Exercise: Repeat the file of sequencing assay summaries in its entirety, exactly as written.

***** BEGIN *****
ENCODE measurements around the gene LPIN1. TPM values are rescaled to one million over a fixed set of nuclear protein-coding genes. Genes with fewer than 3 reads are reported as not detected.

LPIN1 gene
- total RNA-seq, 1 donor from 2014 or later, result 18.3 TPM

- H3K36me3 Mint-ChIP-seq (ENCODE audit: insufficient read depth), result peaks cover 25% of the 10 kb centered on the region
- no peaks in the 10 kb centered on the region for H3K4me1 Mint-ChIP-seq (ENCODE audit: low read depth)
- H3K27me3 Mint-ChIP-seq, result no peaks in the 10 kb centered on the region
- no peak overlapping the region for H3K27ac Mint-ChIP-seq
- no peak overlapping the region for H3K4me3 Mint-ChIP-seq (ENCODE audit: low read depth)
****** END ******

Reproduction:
ENCODE measurements around the gene LPIN1. TPM values are rescaled to one million over a fixed set of nuclear protein-coding genes. Genes with fewer than 3 reads are reported as not detected.

LPIN1 gene
- total RNA-seq, 1 donor from 2014 or later, result 18.3 TPM

- H3K36me3 Mint-ChIP-seq (ENCODE audit: insufficient read depth), result peaks cover 25% of the 10 kb centered on the region
- no peaks in the 10 kb centered on the region for H3K4me1 Mint-ChIP-seq (ENCODE audit: low read depth)
- H3K27me3 Mint-ChIP-seq, result no peaks in the 10 kb centered on the region
- no peak overlapping the region for H3K27ac Mint-ChIP-seq
- no peak overlapping the region for H3K4me3 Mint-ChIP-seq (ENCODE audit: low read depth)